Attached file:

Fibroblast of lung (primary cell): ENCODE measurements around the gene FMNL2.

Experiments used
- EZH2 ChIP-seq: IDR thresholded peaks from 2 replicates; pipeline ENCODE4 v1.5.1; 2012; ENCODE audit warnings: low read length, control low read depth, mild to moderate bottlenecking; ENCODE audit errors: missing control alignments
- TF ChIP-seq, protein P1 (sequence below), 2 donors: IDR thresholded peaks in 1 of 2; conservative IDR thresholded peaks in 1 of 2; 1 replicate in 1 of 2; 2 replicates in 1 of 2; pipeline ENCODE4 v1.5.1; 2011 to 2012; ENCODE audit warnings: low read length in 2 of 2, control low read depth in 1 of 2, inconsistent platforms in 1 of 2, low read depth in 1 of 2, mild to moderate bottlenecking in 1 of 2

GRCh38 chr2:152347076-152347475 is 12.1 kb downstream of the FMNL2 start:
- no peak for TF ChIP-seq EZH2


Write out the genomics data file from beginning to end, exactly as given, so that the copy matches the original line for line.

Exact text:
Fibroblast of lung (primary cell): ENCODE measurements around the gene FMNL2.

Experiments used
- EZH2 ChIP-seq: IDR thresholded peaks from 2 replicates; pipeline ENCODE4 v1.5.1; 2012; ENCODE audit warnings: low read length, control low read depth, mild to moderate bottlenecking; ENCODE audit errors: missing control alignments
- TF ChIP-seq, protein P1 (sequence below), 2 donors: IDR thresholded peaks in 1 of 2; conservative IDR thresholded peaks in 1 of 2; 1 replicate in 1 of 2; 2 replicates in 1 of 2; pipeline ENCODE4 v1.5.1; 2011 to 2012; ENCODE audit warnings: low read length in 2 of 2, control low read depth in 1 of 2, inconsistent platforms in 1 of 2, low read depth in 1 of 2, mild to moderate bottlenecking in 1 of 2

GRCh38 chr2:152347076-152347475 is 12.1 kb downstream of the FMNL2 start:
- no peak for TF ChIP-seq EZH2